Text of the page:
Georgia’s recovery after the Civil War was slow and arduous. With transportation networks destroyed, major cities in ruins, and widespread devastation of the population and economy, Georgia faced the daunting task of rebuilding its foundations, integrating back into the Union, and assimilating newly freed African-American citizens.
Marcellus Barksdale, a Morehouse College historian, describes what happened to the South as a result of the Civil War. In Marietta, returning Confederate soldier James Remley Brumby dreamed of a better future and started making rocking chairs. The chair company grew to become Marietta’s largest employer.
Historians Cliff Kuhn, Marcellus Barksdale and Gene Hatfield describe the chaos and uncertainty resulting from the devastation wrought upon the South during the Civil War. Cities were destroyed, houses and slave quarters were burned, farmland was ruined and one out of every five men who went to war never returned. For former slaves, the situation was especially dire. Economic plans and the battle over ownership of land is discussed as well.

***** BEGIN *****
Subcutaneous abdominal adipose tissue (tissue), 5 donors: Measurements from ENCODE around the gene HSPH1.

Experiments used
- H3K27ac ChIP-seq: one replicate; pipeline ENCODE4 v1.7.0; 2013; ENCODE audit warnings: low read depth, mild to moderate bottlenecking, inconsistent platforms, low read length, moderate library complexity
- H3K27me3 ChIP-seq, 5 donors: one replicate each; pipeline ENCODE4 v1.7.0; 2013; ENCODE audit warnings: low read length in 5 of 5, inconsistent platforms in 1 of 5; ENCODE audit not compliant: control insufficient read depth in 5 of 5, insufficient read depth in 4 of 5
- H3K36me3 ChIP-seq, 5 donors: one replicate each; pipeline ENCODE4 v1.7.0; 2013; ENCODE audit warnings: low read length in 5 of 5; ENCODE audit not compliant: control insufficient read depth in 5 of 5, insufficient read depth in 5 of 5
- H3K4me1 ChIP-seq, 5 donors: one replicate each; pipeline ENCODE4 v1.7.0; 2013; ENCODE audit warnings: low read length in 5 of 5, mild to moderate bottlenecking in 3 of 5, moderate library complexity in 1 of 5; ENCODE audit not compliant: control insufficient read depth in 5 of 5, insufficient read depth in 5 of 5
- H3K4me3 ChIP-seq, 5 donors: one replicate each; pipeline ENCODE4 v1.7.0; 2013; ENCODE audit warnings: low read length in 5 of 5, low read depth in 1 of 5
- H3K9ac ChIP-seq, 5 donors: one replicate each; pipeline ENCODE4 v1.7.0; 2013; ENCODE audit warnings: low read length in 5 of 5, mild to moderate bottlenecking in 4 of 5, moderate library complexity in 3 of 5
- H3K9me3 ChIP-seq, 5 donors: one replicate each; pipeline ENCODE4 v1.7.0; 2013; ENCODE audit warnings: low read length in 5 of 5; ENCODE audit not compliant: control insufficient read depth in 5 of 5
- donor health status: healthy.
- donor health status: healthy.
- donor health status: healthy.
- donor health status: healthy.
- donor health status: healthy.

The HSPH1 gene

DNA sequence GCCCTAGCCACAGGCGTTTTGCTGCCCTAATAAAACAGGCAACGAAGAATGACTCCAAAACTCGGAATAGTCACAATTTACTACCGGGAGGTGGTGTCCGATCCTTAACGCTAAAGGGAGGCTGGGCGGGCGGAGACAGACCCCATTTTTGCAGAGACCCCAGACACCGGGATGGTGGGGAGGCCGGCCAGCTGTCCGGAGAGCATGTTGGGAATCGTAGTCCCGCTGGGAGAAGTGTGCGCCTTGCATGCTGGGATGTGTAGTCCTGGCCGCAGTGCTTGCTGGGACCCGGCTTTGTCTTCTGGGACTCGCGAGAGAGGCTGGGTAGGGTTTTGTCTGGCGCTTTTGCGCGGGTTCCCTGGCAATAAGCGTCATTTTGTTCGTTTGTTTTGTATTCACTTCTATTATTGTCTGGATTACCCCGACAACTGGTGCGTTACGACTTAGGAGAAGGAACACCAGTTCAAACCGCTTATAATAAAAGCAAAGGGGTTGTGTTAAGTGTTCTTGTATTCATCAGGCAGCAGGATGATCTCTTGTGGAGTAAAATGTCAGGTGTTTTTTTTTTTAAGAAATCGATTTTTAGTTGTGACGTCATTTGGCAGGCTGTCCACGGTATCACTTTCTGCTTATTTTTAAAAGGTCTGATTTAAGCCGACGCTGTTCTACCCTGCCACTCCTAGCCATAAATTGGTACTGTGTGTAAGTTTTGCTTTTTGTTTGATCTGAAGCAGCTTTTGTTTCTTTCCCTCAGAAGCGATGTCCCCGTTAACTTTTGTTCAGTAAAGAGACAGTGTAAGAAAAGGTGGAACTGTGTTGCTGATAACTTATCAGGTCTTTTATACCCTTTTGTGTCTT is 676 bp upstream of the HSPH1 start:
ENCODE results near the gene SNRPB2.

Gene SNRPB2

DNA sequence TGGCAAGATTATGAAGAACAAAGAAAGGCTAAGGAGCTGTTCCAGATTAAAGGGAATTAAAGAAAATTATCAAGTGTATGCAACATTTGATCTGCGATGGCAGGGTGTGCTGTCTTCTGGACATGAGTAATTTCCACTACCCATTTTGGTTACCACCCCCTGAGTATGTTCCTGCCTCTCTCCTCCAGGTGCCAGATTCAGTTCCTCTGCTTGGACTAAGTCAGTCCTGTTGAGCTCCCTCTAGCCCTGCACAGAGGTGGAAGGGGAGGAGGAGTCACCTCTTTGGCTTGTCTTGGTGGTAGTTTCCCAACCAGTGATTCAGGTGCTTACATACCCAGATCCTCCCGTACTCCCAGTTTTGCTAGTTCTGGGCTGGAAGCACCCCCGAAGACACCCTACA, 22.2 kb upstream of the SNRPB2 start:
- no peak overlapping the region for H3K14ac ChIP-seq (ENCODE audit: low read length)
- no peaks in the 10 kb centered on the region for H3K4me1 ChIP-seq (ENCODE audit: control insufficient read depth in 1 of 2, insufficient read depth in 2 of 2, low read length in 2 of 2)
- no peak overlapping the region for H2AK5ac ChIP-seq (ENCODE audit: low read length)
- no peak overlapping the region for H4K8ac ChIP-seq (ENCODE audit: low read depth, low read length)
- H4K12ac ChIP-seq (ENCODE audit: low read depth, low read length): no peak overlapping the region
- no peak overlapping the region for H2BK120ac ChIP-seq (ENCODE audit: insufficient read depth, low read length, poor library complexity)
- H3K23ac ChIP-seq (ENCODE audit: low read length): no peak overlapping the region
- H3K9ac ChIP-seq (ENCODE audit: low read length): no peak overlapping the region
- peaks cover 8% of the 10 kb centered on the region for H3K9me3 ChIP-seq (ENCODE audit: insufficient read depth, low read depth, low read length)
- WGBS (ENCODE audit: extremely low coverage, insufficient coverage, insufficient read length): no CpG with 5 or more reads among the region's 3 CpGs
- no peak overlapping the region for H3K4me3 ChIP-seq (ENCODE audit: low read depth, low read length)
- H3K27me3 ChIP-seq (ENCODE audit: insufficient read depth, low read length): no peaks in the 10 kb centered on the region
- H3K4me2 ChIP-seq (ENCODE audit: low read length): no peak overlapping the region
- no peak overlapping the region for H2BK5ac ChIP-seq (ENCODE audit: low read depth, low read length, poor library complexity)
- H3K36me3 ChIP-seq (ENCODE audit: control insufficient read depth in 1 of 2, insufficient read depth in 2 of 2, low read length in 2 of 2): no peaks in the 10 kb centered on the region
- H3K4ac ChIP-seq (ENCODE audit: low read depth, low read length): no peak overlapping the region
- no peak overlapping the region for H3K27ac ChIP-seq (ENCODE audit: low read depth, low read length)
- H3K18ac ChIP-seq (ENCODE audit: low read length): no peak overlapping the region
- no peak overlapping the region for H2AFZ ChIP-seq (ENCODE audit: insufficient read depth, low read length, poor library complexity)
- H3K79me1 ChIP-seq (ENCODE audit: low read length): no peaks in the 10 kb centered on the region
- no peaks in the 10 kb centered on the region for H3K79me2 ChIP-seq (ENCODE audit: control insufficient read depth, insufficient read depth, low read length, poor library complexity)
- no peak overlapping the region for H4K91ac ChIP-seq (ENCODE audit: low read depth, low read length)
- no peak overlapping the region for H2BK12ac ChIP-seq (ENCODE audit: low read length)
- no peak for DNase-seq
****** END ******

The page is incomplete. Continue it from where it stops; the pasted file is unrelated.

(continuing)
On the Campaign Trail is a political web series for Georgia teachers and students hosted by Bill Nigut.
The University of Georgia virtual field trip provides students with an in-depth look at both the creation of the first state-chartered institution and its founder, Abraham Baldwin. It also provides...
Overview: This concept helps explain why when prices of goods and services increase, more goods and services are likely to appear in the market.